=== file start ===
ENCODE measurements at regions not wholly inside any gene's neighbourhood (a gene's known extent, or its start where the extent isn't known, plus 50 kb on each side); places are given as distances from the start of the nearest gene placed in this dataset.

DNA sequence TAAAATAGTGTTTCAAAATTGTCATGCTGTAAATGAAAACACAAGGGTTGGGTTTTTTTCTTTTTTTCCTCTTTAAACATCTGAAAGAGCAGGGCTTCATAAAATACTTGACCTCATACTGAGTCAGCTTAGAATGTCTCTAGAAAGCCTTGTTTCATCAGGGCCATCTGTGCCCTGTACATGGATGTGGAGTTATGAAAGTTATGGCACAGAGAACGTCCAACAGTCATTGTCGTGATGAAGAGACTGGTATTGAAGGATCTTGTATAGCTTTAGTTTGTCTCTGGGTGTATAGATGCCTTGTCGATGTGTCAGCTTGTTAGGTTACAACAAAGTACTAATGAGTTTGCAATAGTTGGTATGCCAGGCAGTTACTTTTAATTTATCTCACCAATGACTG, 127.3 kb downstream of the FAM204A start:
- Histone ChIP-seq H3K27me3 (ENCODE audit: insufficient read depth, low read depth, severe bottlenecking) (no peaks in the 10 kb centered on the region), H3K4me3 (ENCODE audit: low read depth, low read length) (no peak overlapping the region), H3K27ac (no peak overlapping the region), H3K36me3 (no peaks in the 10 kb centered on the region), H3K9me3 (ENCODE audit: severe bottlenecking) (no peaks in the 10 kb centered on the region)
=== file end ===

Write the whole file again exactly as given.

ENCODE measurements at regions not wholly inside any gene's neighbourhood (a gene's known extent, or its start where the extent isn't known, plus 50 kb on each side); places are given as distances from the start of the nearest gene placed in this dataset.

DNA sequence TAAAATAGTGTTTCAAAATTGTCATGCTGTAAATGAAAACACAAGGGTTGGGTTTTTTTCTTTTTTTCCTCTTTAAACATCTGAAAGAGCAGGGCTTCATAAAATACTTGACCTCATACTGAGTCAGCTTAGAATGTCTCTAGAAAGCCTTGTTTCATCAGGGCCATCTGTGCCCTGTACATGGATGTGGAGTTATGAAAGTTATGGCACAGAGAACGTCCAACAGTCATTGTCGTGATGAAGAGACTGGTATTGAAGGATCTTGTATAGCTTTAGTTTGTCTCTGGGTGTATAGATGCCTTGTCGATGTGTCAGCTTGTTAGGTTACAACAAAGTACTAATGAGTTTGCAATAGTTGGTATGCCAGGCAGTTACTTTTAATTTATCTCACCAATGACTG, 127.3 kb downstream of the FAM204A start:
- Histone ChIP-seq H3K27me3 (ENCODE audit: insufficient read depth, low read depth, severe bottlenecking) (no peaks in the 10 kb centered on the region), H3K4me3 (ENCODE audit: low read depth, low read length) (no peak overlapping the region), H3K27ac (no peak overlapping the region), H3K36me3 (no peaks in the 10 kb centered on the region), H3K9me3 (ENCODE audit: severe bottlenecking) (no peaks in the 10 kb centered on the region)